21 Warsaw

Travel Tip: Navigating your way around Poland isn’t as easy as in some other areas of Europe, so, if you go (and you should) I strongly recommend a good local travel agent.  I was fortunate to find one of the best, and can make this recommendation without reservation:  Anna Ostrowska/ INTOPOLAND / http://intopoland.com

January 19th – 20th Warsaw

I took me a while to figure out what I liked so much about the Polish people, the ones, anyway, that I met along the way. Then I realized what it was: They are utterly without pretense. They smile quickly and they smile with their eyes, the Poles do. They smile with their whole face and yet, you can see in their eyes, as in the eyes of the lovely woman at right who was my guide for four hours on a snowy day in Warsaw, you can see a deep sadness, and it is a kind of sadness, I think, that has been passed on and refined and made rich and human by generations of… endurance.
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Each of them, whether helping me with my ticket at the rail station or sitting next to me at a café, was open and approachable and devoid of pretext or guile. (It was, I would later learn, the exact opposite of Istanbul).
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They seem to have nothing to hide; they are who they are and, whatever that is, or whoever that is, they are comfortable with it and they make you comfortable, too.
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I loved Poland. I loved the place and the people. I want to go back.
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Dawn breaks on a snowy Warsaw morning. When Eisenhower came through Warsaw at the end of WWII, he said it was the most completely destroyed city in Europe. There were reasons for that…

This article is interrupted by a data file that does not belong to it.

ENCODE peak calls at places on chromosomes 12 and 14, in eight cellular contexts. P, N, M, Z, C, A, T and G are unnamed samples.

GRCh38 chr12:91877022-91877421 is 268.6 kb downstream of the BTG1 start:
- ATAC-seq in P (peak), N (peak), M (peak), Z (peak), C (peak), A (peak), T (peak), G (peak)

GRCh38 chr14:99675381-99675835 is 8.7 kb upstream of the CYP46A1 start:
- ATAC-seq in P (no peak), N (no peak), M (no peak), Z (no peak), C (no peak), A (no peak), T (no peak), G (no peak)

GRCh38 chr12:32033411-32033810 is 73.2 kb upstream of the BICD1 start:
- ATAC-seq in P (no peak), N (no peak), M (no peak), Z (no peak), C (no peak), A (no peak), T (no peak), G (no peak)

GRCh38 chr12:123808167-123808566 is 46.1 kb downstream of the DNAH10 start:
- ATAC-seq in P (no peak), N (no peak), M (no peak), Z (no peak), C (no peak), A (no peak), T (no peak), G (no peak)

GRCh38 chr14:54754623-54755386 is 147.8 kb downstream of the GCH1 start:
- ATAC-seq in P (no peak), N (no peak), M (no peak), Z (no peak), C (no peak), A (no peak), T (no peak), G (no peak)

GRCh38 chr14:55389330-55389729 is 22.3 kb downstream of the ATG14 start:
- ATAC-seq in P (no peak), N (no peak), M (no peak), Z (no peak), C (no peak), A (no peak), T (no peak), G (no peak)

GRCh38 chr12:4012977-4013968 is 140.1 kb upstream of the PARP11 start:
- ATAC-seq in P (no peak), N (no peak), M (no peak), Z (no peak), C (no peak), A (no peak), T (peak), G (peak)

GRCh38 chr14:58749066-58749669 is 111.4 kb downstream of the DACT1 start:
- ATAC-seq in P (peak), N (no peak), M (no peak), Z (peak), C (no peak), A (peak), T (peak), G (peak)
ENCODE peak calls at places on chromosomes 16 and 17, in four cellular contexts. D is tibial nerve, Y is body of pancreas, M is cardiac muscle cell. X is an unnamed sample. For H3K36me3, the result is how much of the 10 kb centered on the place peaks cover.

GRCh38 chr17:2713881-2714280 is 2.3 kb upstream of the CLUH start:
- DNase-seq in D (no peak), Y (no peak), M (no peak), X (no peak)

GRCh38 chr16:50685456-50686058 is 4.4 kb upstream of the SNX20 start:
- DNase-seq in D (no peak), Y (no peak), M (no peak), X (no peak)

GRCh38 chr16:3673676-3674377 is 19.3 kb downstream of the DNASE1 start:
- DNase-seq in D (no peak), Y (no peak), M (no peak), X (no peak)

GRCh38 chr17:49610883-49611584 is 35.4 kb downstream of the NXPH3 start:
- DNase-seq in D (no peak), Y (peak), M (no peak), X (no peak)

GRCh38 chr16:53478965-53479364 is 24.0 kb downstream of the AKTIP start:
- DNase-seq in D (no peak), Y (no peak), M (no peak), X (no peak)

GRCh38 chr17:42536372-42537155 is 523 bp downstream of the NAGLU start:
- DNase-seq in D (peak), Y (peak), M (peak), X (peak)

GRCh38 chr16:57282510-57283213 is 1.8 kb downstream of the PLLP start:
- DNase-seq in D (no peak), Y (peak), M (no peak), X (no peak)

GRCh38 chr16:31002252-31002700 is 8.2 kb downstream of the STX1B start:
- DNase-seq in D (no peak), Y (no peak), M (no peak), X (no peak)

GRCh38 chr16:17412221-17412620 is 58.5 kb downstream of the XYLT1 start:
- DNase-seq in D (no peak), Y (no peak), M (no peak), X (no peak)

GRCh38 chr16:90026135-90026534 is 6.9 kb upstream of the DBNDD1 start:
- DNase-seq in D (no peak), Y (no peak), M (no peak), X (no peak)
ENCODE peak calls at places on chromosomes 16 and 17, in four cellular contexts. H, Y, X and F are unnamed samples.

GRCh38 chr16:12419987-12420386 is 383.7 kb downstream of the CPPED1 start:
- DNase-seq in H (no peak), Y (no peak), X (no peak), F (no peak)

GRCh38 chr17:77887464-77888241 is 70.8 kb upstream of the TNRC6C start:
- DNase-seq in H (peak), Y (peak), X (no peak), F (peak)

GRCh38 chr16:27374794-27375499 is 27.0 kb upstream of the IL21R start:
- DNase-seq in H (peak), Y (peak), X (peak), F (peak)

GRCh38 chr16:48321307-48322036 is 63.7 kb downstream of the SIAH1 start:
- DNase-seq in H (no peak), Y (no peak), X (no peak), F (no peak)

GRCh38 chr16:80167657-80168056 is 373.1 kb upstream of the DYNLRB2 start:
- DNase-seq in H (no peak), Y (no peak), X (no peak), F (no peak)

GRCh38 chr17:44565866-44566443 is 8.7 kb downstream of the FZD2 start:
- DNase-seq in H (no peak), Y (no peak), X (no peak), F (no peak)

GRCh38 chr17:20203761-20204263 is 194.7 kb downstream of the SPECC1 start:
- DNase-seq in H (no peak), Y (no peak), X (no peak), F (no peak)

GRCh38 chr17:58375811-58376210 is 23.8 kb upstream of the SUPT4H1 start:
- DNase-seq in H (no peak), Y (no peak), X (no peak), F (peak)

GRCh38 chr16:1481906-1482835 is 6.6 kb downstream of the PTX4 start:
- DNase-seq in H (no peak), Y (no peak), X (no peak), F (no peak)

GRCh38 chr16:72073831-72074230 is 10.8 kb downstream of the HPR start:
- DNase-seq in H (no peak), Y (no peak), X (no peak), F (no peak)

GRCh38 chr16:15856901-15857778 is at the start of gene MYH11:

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Warsaw was systematically destroyed, building by building, house by house, street by street, to the point whree litereally nothing remained except a city-wide pile of rubble whose very removal would eventually cause its own problem.  This was done by the Nazi’s in retribution for the Warsaw “Rising”, which wasn’t what you probably think it was, and there’s a reason for that, too, the misconception and cloudy history of that equally dreadful and heroic event.  I’ll talk about it in a minute…
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Polish is considered one of the three most difficult languages to learn (another is Chinese and I forget the third…) and I speak not one word of it, not even thank-you, which I tried to learn but which, even that, contains one of those impossible syllables. But you can easily find someone here who speaks English, and if you approach someone who doesn’t speak English, they, themselves, will take it upon themselves to find someone who does, a colleague or a passerby, or one of those passersby will overhear and jump in voluntarily, and soon you notice that they are all smiling, they are all smiling with their eyes.
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I like these people a lot, and you wonder how they became who they are and if you do the smallest amount of research, you find out that this is a people who has been kicked around for a very, very long time.